Value added selling for B&B's

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happykeeper

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Howard sounds like my kind of guy. We have a long ways to go in adding value before we'll consider discounting for nothing. Our newest blurb is Real Hawaii.. Real Value and it is our first effort to catch the attention of resort goers who are looking for something fresh and who are routinely paying large amounts of money in extra charges.
The one thing that Howard did not hit on directly is that when you offer a discount, you MUST get something in return. In our case, we increased our average length of stay by almost a full night when we went to a sliding scale. Again, we do not discount from our published scale. Instead we exchange additional nights for a better rate. Right now we use a sliding scale and it is doing its job, but I hope to convert that into packages eventually and do away with the scale.
 

seashanty

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i don't agree with that article. that offering discounts is a lose-lose proposition. because then he goes on to say 'if you are offering discounts all the time .... your loyal repeat guests are never going to pay full price.' should it be offering discounts ALL THE TIME is lose-lose.
i did not offer discounts all the time. just sometimes.
what about all the crazy discount offers we see for resorts and hotels? they do it strategically ... not every day. not all the time. you've all heard it 'special conditions apply'
i was offering so much for the money and was going crazy trying to pull people into my place. value value value ... but the guests were booking across the road because the rooms cost less. he offered less, the guests were content to take less to pay less. cookies in the afternoon? big deal. coffee and tea anytime? ho hum. free wifi? well, we'll go without. fabulous breakfast that comes with the room? possibly .. but we can buy a breakfast over at the general store for $6., so we'll stay across the road and still end up paying less than staying with you. on and on and on.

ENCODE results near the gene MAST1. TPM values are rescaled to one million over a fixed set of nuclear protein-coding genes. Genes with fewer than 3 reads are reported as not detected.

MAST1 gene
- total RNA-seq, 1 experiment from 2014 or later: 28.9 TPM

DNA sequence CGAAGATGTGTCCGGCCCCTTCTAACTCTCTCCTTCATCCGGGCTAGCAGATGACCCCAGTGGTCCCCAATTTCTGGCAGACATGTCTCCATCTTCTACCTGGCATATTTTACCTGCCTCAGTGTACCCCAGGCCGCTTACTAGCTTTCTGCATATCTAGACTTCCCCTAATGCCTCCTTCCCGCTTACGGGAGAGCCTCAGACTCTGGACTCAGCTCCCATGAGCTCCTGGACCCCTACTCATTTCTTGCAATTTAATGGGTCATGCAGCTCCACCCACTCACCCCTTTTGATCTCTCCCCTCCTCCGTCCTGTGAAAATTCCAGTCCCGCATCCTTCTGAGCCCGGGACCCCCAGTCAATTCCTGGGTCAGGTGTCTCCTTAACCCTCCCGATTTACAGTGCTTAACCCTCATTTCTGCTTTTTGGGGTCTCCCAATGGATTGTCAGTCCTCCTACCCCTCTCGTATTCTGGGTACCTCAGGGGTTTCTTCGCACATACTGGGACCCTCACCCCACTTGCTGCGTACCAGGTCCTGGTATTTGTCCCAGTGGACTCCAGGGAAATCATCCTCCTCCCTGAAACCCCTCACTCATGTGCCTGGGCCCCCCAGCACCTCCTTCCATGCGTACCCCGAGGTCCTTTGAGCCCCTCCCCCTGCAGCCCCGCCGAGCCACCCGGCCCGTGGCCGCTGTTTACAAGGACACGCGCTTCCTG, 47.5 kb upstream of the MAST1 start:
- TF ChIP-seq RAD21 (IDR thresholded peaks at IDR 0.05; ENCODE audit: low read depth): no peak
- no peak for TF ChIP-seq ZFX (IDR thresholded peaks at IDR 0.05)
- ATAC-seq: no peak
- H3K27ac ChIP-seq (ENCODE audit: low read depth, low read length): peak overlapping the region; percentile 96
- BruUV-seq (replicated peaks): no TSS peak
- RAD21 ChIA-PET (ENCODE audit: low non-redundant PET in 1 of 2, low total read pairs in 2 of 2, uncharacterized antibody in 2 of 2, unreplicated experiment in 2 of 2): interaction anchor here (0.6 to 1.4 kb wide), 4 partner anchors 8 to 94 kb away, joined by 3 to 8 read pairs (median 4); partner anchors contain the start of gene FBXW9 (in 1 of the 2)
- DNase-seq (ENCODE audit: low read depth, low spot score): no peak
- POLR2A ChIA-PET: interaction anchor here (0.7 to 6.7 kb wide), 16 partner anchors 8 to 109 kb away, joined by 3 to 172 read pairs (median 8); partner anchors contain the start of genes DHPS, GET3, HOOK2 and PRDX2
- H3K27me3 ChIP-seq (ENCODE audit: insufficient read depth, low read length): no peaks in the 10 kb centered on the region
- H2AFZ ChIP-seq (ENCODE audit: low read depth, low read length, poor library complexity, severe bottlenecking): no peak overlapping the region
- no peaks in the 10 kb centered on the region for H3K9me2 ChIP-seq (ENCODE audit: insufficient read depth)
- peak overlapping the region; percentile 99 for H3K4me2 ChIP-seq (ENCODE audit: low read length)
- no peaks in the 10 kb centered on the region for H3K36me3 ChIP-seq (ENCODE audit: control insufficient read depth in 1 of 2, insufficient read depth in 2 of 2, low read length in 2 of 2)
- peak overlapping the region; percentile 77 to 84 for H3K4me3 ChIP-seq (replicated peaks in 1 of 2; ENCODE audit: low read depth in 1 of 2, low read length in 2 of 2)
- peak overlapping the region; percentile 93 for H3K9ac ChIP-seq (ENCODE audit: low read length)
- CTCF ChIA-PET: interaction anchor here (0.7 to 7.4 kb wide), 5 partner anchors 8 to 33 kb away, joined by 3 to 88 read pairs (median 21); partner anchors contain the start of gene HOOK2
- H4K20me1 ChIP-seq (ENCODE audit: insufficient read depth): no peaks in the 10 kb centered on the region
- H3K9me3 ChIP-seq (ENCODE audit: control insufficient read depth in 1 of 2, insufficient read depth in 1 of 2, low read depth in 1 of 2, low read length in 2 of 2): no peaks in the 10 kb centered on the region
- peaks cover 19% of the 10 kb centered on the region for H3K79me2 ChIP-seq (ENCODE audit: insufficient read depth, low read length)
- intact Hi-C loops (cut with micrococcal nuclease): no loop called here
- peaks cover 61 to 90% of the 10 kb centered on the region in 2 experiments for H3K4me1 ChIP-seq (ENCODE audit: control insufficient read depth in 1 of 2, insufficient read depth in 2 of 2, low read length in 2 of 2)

i offered discounts ...
1. when we were new
2. when the times were slow
but then in the high season, i had my guests. they recognized the value and wanted to stay with me. paying more to do so. they wanted all the amenities i offered.
and then the place across the road .... surprise ... added cookies, coffee and tea, breakfast with the room, etc. (no free wifi yet) his rates are still lower but the bar has been raised.
anyway, i've taken marketing courses and seminars and continue to do so. but when your place is empty and you've got a mortgage to pay, trying to stress value to show how 'sensitive' you are to the economic times is not going to bring guests to your door.
in my opinion, a combination of strategies is best. specials alternating with packages that vary by the season - or the month - even better, partnering with other businesses and continuing to stress value. i find that you have to do a combination of things. if your place is full, your bookings are solid, the place is humming ... that is great and you are doing something right -- keep at it. but i'd offer something different once in a while to encourage my loyal customers to keep coming back.
by the way, who is howard levitan, what are his credentials? i note the article was posted in june. my season and strategy in early june were very different from my october's.
 

Iris